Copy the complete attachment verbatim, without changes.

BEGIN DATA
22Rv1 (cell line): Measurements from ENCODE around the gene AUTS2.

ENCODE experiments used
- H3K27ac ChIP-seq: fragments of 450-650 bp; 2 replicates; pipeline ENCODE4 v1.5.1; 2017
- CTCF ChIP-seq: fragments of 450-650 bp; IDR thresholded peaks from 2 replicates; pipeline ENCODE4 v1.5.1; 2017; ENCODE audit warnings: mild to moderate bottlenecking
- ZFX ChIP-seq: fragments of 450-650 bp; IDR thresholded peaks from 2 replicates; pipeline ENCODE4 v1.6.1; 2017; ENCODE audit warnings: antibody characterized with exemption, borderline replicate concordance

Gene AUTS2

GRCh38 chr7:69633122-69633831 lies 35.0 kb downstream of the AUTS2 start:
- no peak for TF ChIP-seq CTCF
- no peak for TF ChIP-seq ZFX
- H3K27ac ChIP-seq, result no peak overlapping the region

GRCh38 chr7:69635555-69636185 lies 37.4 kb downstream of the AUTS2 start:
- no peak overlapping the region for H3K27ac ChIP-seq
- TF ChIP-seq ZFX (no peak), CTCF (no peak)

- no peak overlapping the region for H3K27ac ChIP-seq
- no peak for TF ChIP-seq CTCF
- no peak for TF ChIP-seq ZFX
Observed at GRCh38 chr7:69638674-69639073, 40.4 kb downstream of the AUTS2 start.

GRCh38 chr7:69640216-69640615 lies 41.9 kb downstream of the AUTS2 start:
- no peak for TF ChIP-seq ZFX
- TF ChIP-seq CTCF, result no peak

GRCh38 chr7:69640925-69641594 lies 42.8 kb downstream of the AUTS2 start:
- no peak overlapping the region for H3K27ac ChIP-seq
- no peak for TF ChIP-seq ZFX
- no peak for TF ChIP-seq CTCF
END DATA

22Rv1 (cell line): Measurements from ENCODE around the gene AUTS2.

ENCODE experiments used
- H3K27ac ChIP-seq: fragments of 450-650 bp; 2 replicates; pipeline ENCODE4 v1.5.1; 2017
- CTCF ChIP-seq: fragments of 450-650 bp; IDR thresholded peaks from 2 replicates; pipeline ENCODE4 v1.5.1; 2017; ENCODE audit warnings: mild to moderate bottlenecking
- ZFX ChIP-seq: fragments of 450-650 bp; IDR thresholded peaks from 2 replicates; pipeline ENCODE4 v1.6.1; 2017; ENCODE audit warnings: antibody characterized with exemption, borderline replicate concordance

Gene AUTS2

GRCh38 chr7:69633122-69633831 lies 35.0 kb downstream of the AUTS2 start:
- no peak for TF ChIP-seq CTCF
- no peak for TF ChIP-seq ZFX
- H3K27ac ChIP-seq, result no peak overlapping the region

GRCh38 chr7:69635555-69636185 lies 37.4 kb downstream of the AUTS2 start:
- no peak overlapping the region for H3K27ac ChIP-seq
- TF ChIP-seq ZFX (no peak), CTCF (no peak)

- no peak overlapping the region for H3K27ac ChIP-seq
- no peak for TF ChIP-seq CTCF
- no peak for TF ChIP-seq ZFX
Observed at GRCh38 chr7:69638674-69639073, 40.4 kb downstream of the AUTS2 start.

GRCh38 chr7:69640216-69640615 lies 41.9 kb downstream of the AUTS2 start:
- no peak for TF ChIP-seq ZFX
- TF ChIP-seq CTCF, result no peak

GRCh38 chr7:69640925-69641594 lies 42.8 kb downstream of the AUTS2 start:
- no peak overlapping the region for H3K27ac ChIP-seq
- no peak for TF ChIP-seq ZFX
- no peak for TF ChIP-seq CTCF